# double and rounding is very hard, but this is crazy

``````double a = 135.24;          // a is set to 135.24000000000001 actually
double b = Math.Round(a, 0);    // set to 135.0
double c = Math.Round(a, 1);    // set to 135.19999999999999
double d = Math.Round(a, 2);    // set to 135.24000000000001
double e = Math.Round(a, 3);    // set to 135.24000000000001
double f = Math.Round(a, 4);    // set to 135.24000000000001
double g = Math.Round(a, 5);    // set to 135.24000000000001
double h = Math.Round(a, 10);   // set to 135.24000000000001
double i = Math.Round(a, 14);   // set to 135.24000000000001

double j = Math.Round(a, 2
, MidpointRounding.AwayFromZero ); // set to 135.24000000000001
double k = Math.Round(a, 2
, MidpointRounding.ToEven );   // set to 135.24000000000001
``````

Sooooo, this means that 135.24 cannot be represented with a double, right?

• I just prefer to believe the number 135.24 doesn't exist Nov 7, 2013 at 10:27
• Rounding to one digit (135.2) is not representable in binary. The nearest representable value is 135.199 recurring. Rounding to two digits and beyond will round to 135.24 which is not representable in binary either (135.2400...01). I find h-schmidt.net/FloatConverter helpful. Nov 7, 2013 at 10:28
• As a side note: double doesn't represent whole numbers bigger than 252 correctly. float has the precision limit 223 so `(float)Math.Pow(2,24) == 16777217` Go ahead and try it! Nov 7, 2013 at 14:25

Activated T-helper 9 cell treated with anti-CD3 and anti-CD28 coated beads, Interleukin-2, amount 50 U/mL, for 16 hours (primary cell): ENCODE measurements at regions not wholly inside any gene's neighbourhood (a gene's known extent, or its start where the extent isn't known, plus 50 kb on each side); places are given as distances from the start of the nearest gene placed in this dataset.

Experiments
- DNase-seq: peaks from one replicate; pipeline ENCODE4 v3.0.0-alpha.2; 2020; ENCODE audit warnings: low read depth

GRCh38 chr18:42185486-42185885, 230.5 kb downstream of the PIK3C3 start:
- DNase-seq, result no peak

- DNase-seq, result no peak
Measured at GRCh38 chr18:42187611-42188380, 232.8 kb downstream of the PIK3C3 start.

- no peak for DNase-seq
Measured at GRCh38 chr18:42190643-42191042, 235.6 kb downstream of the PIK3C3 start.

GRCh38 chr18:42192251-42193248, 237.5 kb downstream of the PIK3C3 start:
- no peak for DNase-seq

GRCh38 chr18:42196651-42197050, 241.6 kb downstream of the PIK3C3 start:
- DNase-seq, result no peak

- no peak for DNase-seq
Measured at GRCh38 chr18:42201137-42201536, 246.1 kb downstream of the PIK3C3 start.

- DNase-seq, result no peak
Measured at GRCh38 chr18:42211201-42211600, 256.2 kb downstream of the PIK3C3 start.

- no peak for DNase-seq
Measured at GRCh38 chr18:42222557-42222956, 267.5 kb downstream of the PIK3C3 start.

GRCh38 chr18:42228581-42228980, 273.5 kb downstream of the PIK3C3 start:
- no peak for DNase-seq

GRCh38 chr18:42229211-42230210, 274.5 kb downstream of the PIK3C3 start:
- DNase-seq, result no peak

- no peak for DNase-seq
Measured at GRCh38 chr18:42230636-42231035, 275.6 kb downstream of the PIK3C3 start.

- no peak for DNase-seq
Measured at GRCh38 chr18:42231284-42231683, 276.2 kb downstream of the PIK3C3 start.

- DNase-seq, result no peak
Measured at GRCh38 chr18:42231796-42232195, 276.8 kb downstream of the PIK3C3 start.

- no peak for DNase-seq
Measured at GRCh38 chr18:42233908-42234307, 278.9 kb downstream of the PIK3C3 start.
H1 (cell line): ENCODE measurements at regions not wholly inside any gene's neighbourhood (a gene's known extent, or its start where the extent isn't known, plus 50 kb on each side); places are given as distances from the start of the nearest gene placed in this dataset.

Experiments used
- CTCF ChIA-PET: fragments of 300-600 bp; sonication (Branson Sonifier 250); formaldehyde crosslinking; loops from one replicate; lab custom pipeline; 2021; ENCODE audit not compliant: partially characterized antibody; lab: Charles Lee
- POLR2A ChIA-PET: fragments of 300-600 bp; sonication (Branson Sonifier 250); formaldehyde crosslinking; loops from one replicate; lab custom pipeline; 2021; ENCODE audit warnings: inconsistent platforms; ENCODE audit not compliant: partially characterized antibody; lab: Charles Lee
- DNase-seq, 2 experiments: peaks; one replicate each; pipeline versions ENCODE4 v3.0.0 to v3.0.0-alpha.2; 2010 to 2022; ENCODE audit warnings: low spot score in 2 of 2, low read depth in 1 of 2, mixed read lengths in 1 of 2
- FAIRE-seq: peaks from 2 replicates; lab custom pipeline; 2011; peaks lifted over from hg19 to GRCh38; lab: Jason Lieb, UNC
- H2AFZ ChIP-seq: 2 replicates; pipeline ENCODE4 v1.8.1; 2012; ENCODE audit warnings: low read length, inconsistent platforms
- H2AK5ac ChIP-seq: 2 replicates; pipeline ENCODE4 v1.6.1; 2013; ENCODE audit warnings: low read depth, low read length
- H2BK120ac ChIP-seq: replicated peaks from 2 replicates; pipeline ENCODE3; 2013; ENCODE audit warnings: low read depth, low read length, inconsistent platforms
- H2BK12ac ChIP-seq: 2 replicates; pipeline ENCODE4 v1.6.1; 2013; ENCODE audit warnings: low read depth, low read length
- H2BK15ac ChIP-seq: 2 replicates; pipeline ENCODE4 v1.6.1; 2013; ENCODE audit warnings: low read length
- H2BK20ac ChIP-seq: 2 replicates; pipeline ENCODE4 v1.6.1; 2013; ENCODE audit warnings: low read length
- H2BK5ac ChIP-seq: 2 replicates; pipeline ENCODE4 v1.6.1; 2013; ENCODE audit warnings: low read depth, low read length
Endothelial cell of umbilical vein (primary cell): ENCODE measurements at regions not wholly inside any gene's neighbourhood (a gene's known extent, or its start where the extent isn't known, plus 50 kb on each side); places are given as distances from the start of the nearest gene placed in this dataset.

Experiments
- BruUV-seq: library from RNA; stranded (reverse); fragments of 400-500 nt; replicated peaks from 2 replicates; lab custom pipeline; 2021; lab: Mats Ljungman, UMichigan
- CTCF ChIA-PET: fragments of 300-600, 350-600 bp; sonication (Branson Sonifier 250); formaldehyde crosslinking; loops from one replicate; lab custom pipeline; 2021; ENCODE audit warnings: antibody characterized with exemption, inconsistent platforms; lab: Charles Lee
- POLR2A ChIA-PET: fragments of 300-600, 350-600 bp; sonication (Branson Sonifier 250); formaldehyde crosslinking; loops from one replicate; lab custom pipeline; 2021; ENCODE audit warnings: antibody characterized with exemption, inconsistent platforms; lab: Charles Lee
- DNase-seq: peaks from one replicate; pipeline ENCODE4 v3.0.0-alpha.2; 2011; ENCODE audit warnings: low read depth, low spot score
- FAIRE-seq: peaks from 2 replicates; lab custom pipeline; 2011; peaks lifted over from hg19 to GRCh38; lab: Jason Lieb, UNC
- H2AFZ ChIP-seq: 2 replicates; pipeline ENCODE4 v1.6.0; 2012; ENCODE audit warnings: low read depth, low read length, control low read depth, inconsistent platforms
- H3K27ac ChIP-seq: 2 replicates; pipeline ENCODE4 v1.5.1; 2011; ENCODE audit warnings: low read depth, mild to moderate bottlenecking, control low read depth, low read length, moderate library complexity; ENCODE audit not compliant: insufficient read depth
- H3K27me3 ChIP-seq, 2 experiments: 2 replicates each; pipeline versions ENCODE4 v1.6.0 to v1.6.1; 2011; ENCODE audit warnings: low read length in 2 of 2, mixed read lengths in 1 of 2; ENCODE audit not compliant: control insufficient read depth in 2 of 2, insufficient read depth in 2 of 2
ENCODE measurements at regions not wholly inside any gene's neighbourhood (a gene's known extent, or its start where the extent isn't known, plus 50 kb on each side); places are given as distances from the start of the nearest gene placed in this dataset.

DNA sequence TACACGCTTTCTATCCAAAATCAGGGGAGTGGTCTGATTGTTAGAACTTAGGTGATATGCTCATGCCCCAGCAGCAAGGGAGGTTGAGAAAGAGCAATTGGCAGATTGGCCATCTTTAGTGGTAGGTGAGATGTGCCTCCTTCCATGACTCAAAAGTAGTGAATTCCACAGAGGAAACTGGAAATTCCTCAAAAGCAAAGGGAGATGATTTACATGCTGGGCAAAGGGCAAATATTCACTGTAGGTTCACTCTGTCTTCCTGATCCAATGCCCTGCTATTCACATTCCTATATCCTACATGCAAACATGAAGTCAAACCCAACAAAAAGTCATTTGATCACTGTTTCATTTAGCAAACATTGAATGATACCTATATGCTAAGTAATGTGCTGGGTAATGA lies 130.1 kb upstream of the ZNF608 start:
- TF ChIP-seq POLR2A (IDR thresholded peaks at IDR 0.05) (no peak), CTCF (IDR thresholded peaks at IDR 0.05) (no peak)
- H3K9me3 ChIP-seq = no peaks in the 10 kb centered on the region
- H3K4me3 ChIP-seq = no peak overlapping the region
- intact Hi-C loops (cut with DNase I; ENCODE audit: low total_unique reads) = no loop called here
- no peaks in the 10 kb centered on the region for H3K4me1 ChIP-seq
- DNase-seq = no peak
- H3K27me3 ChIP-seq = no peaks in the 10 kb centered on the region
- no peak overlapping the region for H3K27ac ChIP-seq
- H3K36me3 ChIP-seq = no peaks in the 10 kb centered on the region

• `Math.Pow(2,53) + 1 == Math.Pow(2,53)` and so on. Nov 7, 2013 at 14:36

Yes, 135.24 cannot be represented by double since double uses binary exponential notation.

That is: 135.24 can be represented exponentially in base of 2 as 1.0565625 * 128 = ( 1 + 1/32 + 1/64 + 1/128 + 1/1024 + ... ) * (2**7).

The representation cannot be done exactly, because 13524 does not divide by 5. Let's look:

`135.24 = 13524/(10**2)`

representation is finite `<=>` exist whole x and n satisfying `135.24 = x/(2**n)`

``````135.24 = x/(2**n)
13524 / (10**2) = x / (2**n)
13524 * (2**n) = (10**2) * x
13524 * (2**n) = 2*2*5*5 * x
``````

there is no "5" on the left side, so it cannot be done (known as the Fundamental Theorem of Arithmetic)

In general, finite binary representation is exact only if there is sufficient number of "fives" in prime factorization of the decimal number.

Now the fun part:

``````    double delta = 0.5;
while( 1 + delta > 1 )
delta /= 2;

Console.WriteLine( delta );
``````

Precision of double is different near 1, different near 0, and different for some big numbers. Some binary representation examples on Wikipedia: Double precision floating point format

But the most important thing is that internal processor floating-point stack may have much better precision than 8 bytes (double). If number does not have to be transferred to RAM and stripped down to 8 bytes we can get a really nice precision.

Testing something like this on different processors (AMD, Intel), languages (C, C++, C#, Java) or compiler optimization levels can give results can be around 1e-16, 1e-20, or even 1e-320